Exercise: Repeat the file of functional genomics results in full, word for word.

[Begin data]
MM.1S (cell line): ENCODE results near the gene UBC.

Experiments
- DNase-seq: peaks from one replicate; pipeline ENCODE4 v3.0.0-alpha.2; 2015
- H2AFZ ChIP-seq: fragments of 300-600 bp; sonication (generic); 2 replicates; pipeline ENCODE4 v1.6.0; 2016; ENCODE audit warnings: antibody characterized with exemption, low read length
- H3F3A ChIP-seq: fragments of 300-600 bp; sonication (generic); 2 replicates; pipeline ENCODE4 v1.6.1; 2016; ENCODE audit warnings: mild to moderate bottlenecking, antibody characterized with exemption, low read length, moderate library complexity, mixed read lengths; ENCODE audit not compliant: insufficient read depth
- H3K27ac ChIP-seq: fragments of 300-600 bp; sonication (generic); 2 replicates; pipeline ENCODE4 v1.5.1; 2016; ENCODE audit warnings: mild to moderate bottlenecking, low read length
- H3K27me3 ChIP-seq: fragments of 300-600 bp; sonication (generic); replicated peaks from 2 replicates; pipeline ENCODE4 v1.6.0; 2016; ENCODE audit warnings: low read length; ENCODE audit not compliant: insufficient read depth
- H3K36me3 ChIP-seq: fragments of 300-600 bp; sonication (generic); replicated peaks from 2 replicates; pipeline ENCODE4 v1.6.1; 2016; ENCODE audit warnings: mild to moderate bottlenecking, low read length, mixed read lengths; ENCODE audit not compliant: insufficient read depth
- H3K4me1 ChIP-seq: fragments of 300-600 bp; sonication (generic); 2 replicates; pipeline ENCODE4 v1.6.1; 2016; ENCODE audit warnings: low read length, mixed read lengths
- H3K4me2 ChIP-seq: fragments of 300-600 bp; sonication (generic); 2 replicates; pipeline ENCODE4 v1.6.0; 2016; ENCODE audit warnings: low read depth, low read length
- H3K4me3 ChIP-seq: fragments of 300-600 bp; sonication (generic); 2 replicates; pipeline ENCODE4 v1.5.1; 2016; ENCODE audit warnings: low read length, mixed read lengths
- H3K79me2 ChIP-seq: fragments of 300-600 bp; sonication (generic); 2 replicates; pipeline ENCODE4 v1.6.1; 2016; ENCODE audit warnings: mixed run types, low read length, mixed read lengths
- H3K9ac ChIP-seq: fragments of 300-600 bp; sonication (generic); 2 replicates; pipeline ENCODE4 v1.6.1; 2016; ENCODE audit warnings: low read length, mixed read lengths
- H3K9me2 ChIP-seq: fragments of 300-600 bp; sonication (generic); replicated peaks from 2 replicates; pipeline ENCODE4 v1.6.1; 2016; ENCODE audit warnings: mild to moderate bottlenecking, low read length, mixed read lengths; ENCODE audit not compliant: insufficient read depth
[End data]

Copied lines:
MM.1S (cell line): ENCODE results near the gene UBC.

Experiments
- DNase-seq: peaks from one replicate; pipeline ENCODE4 v3.0.0-alpha.2; 2015
- H2AFZ ChIP-seq: fragments of 300-600 bp; sonication (generic); 2 replicates; pipeline ENCODE4 v1.6.0; 2016; ENCODE audit warnings: antibody characterized with exemption, low read length
- H3F3A ChIP-seq: fragments of 300-600 bp; sonication (generic); 2 replicates; pipeline ENCODE4 v1.6.1; 2016; ENCODE audit warnings: mild to moderate bottlenecking, antibody characterized with exemption, low read length, moderate library complexity, mixed read lengths; ENCODE audit not compliant: insufficient read depth
- H3K27ac ChIP-seq: fragments of 300-600 bp; sonication (generic); 2 replicates; pipeline ENCODE4 v1.5.1; 2016; ENCODE audit warnings: mild to moderate bottlenecking, low read length
- H3K27me3 ChIP-seq: fragments of 300-600 bp; sonication (generic); replicated peaks from 2 replicates; pipeline ENCODE4 v1.6.0; 2016; ENCODE audit warnings: low read length; ENCODE audit not compliant: insufficient read depth
- H3K36me3 ChIP-seq: fragments of 300-600 bp; sonication (generic); replicated peaks from 2 replicates; pipeline ENCODE4 v1.6.1; 2016; ENCODE audit warnings: mild to moderate bottlenecking, low read length, mixed read lengths; ENCODE audit not compliant: insufficient read depth
- H3K4me1 ChIP-seq: fragments of 300-600 bp; sonication (generic); 2 replicates; pipeline ENCODE4 v1.6.1; 2016; ENCODE audit warnings: low read length, mixed read lengths
- H3K4me2 ChIP-seq: fragments of 300-600 bp; sonication (generic); 2 replicates; pipeline ENCODE4 v1.6.0; 2016; ENCODE audit warnings: low read depth, low read length
- H3K4me3 ChIP-seq: fragments of 300-600 bp; sonication (generic); 2 replicates; pipeline ENCODE4 v1.5.1; 2016; ENCODE audit warnings: low read length, mixed read lengths
- H3K79me2 ChIP-seq: fragments of 300-600 bp; sonication (generic); 2 replicates; pipeline ENCODE4 v1.6.1; 2016; ENCODE audit warnings: mixed run types, low read length, mixed read lengths
- H3K9ac ChIP-seq: fragments of 300-600 bp; sonication (generic); 2 replicates; pipeline ENCODE4 v1.6.1; 2016; ENCODE audit warnings: low read length, mixed read lengths
- H3K9me2 ChIP-seq: fragments of 300-600 bp; sonication (generic); replicated peaks from 2 replicates; pipeline ENCODE4 v1.6.1; 2016; ENCODE audit warnings: mild to moderate bottlenecking, low read length, mixed read lengths; ENCODE audit not compliant: insufficient read depth